Shooting star at Schuette Prairie. Photo: Bruce Schuette

Schuette Prairie

About Schuette PrairiE

On Nov. 23, 2020, MPF closed on one of three prairie acquisitions of 2020: a 40-acre original, unplowed prairie in Polk County from Local 101 Hoisting Trust. This MPF property is east of Hwy. 13 and south of Bolivar, MO. Funding for this acquisition came from an award to MPF administered by the U.S. Fish and Wildlife Service and the Missouri Department of Natural Resources. These two agencies are trustees of a Natural Resources Damage Assessment and Restoration (NRDAR) program to administer funds from a settlement with ASARCO, a lead mining and smelting company whose operations created damage over the last century while it operated in Jasper and Newton Counties.

An anonymous donor purchased naming rights to name the prairie in honor of MPF’s Vice President of Science and Management Bruce Schuette. Bruce is a dedicated conservationist who enjoyed a 36-year career as the park naturalist at Cuivre River State Park, became an MPF board member in 2000, and was elected to serve as MPF’s Vice President of Science & Management in 2012. Read more about the May 2021 dedication in this Missouri Prairie Journal article. 

This prairie and MPF’s La Petite Gemme Prairie (4.5 miles to the northwest) are two of the last remaining remnants of the historic “Three Mound (or Mile) Prairie” that stretched 12.5 miles from northwest to southeast in south-central Polk County. This swath of prairie followed the broad upland divide between the Little Sac River on the west and Pomme de Terre River to the east, averaged 1.5 to 2.5 miles in width and included where the town of Bolivar is today. Rick Means, who worked for the Local 101 Hoisting Trust, recognized the special nature of this tract and restored and stewarded this prairie for many years.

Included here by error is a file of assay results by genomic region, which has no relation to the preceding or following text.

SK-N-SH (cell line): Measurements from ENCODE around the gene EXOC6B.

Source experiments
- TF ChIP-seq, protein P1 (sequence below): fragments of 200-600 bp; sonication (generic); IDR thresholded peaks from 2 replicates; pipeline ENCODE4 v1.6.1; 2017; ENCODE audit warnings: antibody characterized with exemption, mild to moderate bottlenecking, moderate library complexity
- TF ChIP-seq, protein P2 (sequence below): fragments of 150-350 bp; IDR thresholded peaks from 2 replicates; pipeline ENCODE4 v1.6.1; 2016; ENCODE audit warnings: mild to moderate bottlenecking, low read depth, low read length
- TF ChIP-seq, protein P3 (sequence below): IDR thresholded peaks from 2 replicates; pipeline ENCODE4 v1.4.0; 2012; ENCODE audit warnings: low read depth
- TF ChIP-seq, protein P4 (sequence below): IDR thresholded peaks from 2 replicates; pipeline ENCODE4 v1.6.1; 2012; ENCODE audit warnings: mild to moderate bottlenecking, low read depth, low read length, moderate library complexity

This new acquisition is a limestone/dolomite prairie—a rare natural community—with a prairie swale along the northern edge and many mima mounds. This prairie is unusual for Missouri in that it contains a number of glade species such as prairie dock (Silphium terebinthinaceum), yellow coneflowers (Echinacea paradoxa), and Missouri coneflower (Rudbeckia missouriensis). In addition to these dry-soil plants, the prairie’s swale provides habitat for wetter-soil species such as bunchflower (Melanthium virginicum).

While future in-depth surveys of plants and animals at this prairie will add to species lists, initial visits have revealed that of the 82 plant species documented, 23 of them are restricted to remnant ecosystems and include American blue hearts (Buchnera americana), rattlesnake master (Eryngium yuccifolium), green milkweed (Asclepias viridiflora), prairie parsley (Polytaenia nuttalii), and porcupine grass (Stipa spartea). The average coefficient of conservatism of the listed species is 5.2, a value indicating a high level of ecological integrity.

2021 Floristic Integrity Report: Carver (plot 1), Lordi Marker, and Schuette Prairies by the Institute of Botanical Training, LLC.

Directions

From Hwy. 13 south of Bolivar, turn east on E 490th Road for almost 2 miles and then south on S 160th Road for 0.75 miles. The prairie will then be on the east side of the road. By GPS: N37 31 28.7544, W93 20 26.31 (in decimal degrees: 37.524654, -93.34064).

More Ways to Give

For over 55 years, the Missouri Prairie Foundation has been conserving Missouri’s prairies and other native grasslands. Donate now to help conserve prairie in Missouri, one of the most imperiled, beautiful, and biologically diverse habitat types on earth. Donate, become a member, and find other ways to support our work. 

Images